In the beginning, I had no intention of making my baby get used to sleeping with me. I had to make that switch once I realized that he wouldn’t sleep without me being next to him. This decision had me stressed for several days and nights as I didn’t want to harm my baby in my sleep. But for my baby’s sake, I had to find a way that would work for both of us. I did some research and found some methods that helped me make co-sleeping safer for both of us. In this post, I’ll share all my findings and experience with you, if you’re struggling with the same decision.
Co-sleeping has been found to be the most popular routine among parents around the world. Almost 70% of parents co-sleep with their baby at night or until their baby falls asleep, either out of desire or necessity. However, The American Academy of Pediatricians suggests parents do otherwise, as co-sleeping could lead to accidental injury or even death in extreme case scenarios. So, reconsider your decision as it could be unsafe and life-threatening for your baby. If you find co-sleeping inevitable, then make sure that you follow the safety guidelines to make it work for your family. Make sure that the bed you have chosen is safe for your baby, the bedsheet is secured and can not be pulled, use mesh guard rails to prevent your baby from falling at night, avoid swaddling your baby during co-sleeping, use a bed big enough for you both, remove heavy blankets and pillows, avoid wearing nightgowns with strings and ribbons, avoid applying strong scents or lotions, do not let your pet sleep with you and your baby, and never leave your baby alone in an adult bed without supervision. With these preventive measures, you can sleep safe and sound with your baby and avoid any possible accidents.
Tips for safe co-sleeping with your baby
Co-sleeping is only suggested for babies that are around one year and not less, or your baby could be at serious risk of injury. Follow these precautions to make sure that you do not harm your baby during sleep and make it a worthwhile experience.
- Make sure that you choose the best possible bed for co-sleeping with your baby, for instance, the mattress should be flat, firm, and smooth. Placing a mattress on the floor would prove to be the best decision, making sure that you leave no gap that your baby could squeeze in.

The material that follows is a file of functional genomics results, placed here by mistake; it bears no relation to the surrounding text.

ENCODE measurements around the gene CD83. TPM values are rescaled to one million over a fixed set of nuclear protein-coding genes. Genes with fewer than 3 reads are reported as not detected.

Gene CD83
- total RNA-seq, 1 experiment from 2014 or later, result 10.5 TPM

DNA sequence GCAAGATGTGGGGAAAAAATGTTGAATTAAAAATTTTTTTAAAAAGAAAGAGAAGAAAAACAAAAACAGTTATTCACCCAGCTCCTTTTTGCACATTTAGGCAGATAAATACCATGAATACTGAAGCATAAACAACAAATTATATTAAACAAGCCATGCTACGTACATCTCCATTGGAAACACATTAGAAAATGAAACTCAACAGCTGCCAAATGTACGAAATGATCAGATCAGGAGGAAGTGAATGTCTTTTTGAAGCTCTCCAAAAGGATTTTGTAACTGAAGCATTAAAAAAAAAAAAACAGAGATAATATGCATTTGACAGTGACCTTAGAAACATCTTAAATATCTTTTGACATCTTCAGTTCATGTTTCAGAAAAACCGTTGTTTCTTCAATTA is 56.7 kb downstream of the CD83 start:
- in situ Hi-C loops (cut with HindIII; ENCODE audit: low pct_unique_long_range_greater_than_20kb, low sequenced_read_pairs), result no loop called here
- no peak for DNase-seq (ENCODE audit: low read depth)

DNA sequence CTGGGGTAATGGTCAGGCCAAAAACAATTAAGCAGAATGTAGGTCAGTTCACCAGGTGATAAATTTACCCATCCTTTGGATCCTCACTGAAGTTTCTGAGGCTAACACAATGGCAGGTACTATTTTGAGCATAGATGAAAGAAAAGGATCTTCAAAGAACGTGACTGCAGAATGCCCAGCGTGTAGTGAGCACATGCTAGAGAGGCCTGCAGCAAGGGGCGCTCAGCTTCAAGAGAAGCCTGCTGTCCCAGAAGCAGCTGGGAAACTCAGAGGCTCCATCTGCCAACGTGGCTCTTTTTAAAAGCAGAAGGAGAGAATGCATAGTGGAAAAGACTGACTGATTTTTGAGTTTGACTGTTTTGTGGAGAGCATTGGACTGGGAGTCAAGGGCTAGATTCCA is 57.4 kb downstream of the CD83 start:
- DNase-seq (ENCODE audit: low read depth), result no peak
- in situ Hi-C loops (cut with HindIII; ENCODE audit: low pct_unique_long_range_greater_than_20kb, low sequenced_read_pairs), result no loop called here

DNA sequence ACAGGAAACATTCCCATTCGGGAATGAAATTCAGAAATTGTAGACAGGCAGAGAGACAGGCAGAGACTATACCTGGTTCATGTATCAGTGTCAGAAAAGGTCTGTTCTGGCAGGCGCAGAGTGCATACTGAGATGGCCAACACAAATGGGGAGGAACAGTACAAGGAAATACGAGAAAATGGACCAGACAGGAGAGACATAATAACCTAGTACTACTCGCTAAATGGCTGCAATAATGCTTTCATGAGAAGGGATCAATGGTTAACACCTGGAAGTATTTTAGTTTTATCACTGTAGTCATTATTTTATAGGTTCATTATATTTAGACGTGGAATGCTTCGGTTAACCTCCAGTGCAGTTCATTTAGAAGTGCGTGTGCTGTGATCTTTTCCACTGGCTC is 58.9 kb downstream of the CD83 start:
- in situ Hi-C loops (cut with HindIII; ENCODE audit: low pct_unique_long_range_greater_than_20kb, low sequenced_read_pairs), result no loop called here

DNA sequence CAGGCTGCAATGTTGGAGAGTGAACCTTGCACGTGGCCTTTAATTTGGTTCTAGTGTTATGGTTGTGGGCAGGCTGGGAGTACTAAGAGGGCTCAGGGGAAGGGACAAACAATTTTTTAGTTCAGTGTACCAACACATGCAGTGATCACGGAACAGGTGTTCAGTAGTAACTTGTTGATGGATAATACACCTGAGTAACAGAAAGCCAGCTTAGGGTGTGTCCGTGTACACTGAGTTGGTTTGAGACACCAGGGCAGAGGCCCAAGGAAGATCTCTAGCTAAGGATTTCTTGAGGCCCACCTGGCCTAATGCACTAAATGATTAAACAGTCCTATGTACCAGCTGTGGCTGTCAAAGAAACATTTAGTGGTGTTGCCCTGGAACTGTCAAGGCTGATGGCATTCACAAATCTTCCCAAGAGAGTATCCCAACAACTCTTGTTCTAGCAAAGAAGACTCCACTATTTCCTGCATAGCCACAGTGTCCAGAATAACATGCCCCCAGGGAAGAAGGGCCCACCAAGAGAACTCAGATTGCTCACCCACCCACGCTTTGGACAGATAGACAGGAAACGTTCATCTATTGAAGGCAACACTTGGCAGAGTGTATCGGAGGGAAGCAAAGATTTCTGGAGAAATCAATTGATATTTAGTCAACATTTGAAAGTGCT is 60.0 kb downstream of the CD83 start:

- Modify your adult bed instead of sleeping on a sofa, recliner, or chair. Moreover, make sure not to hold your baby in your arms while you sleep, as this can lead to a fatal accident without you being conscious of it.
- Never let your baby sleep on soft surfaces like a waterbed, sofa, pillow, or any other soft surface.
- Use fitted sheets that stay in place and cannot be pulled loose.
- If your bed is at a certain height from the floor, then make sure to use guardrails around the bed to prevent your baby from rolling off the bed. Also, be certain that there is no space between the mattress the headboard, and the footboard. Use guardrails designed for babies and not for older children as they have spaces that can entrap them.
- Make sure to use a secure position for beds placed against the wall. Leave no space between the wall and the mattress that your baby could get stuck in.
- During co-sleeping, your biggest challenge would be to be mindful of your baby’s little movements or noise. If you are a heavy sleeper and do not budge with even loud noises, then reconsider sleeping with your baby. In this case, place a cradle beside your bed instead of shifting your baby in your bed entirely.
- Do not let your baby’s siblings share the bed with each other unless your baby is at least 9 to 18 months old. Also, be mindful of the size of the rest of your siblings and their age before allowing them to sleep together.